I heard Mike Bickle say one time, "It takes God to love God."  I love that idea.  Jesus captured it in these words, "You did not choose me, but I chose you" [1].  Jesus also said, "No one can come to me [Jesus] unless the Father who sent me draws them..." [1].  It seems clear to me that any passion in my heart for God, any desire to consider God, pray, worship, read the bible, serve others, desire justice, advocate for the oppressed, etc., is not the product of human will alone, but it is the human will under the influence of the Divine.

And even though we sin, violating the nature of God and His ways, we live under the influence of God's Spirit. To go even further, we are actually the house in which the Holy Spirit lives. What is sin you may ask?  Sin is the result of idolatry.  Scot McKnight quotes in a blog, NT Wright from his book The Day the Revolution Began, "Called to responsibility and authority within and over the creation, humans have turned their vocation upside down, giving worship and allegiance to forces and powers within creation itself. The name for this is idolatry" [2]. Sin is the product of living in idolatry.  We have worshiped other things, other ideas, other philosophies and other "isms" (humanism, materialism, socialism, etc.) and the net result of our behavior is sinful.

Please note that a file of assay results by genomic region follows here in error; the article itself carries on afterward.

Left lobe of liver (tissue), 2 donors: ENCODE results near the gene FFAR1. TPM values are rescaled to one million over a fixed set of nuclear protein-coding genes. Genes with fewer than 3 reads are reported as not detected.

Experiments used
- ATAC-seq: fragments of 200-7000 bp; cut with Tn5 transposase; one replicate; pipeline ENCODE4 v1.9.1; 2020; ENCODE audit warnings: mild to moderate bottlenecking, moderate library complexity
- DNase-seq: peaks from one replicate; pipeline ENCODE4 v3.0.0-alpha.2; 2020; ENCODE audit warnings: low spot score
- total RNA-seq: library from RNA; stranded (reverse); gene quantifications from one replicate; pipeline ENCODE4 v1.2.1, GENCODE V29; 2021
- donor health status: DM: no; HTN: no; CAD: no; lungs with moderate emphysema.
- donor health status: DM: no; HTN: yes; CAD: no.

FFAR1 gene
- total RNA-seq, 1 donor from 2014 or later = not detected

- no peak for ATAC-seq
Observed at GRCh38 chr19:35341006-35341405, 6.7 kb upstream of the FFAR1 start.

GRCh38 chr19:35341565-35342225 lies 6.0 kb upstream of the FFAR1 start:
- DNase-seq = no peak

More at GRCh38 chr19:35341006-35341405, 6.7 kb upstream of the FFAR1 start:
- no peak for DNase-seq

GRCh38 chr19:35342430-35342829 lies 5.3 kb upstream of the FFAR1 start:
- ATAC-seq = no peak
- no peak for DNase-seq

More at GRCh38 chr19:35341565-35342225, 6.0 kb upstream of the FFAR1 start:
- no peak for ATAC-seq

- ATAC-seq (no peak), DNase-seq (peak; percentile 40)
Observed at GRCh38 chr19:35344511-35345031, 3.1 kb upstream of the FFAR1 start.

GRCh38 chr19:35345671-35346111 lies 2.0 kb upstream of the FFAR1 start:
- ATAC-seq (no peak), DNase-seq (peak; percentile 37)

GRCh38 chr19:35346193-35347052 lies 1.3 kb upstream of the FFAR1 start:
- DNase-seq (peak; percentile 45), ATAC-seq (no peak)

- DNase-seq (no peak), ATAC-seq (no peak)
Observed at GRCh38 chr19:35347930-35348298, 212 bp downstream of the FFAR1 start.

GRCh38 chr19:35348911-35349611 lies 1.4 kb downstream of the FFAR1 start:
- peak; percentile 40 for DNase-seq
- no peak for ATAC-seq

Sin is damaging. "Sin, when it's full grown, gives birth to death...", James 1:15 [1]. King David, the greatest King in Israel's history experienced this. When we consider his life, we find that he is not on the front lines of battle during a war, as a King should be. But instead, he is at home idolizing and enjoying himself.  As if this were not bad enough, he eyes a married woman named Bathsheba bathing, and lusts after her. He calls her to his room, has sex with her and she conceives. Once King David finds out, he plots a plan to get her to sleep with her husband Uriah (who is a noble solider on the front lines of the battle) and so when she does, everyone will believe it's Uriah's baby and not King David's. However, when Uriah comes home, the thought of sleeping with his wife seems offensive to him because his men are sacrificing their lives on the front line. David's plan fails and he resorts to the only thing he can - murder.  King David then tells his servant to put Uriah on the front line of the most heated battle where he is certain to be killed. That's what takes place. Uriah dies. Bathsheba has a baby. The baby dies. King David is in trouble. To thicken the plot, Nathan the prophet approaches King David and tells him a parable about King David's own life (although King David does not know it at the time) and when King David interprets the parable, he finds out that it's a stinging rebuke from the prophet and exposure of David's sinful and vile plot. King David's great sin was not the lust, the adultery, the manipulation, the cover-up or the murder, it was idolatry. I once heard a man say, "Sin will take you further than you ever wanted to go and keep you there longer than you ever wanted to stay.". Idolatry was David's problem. This is paradoxical, because the bible described King David as a man after God's own heart. David was a worshiper and wrote many of the songs in the book of Psalms. And while I can agree with what God said about David, because God said it, this is not one of David's bright moments. This leads us to Psalm 51 and undeserved joy.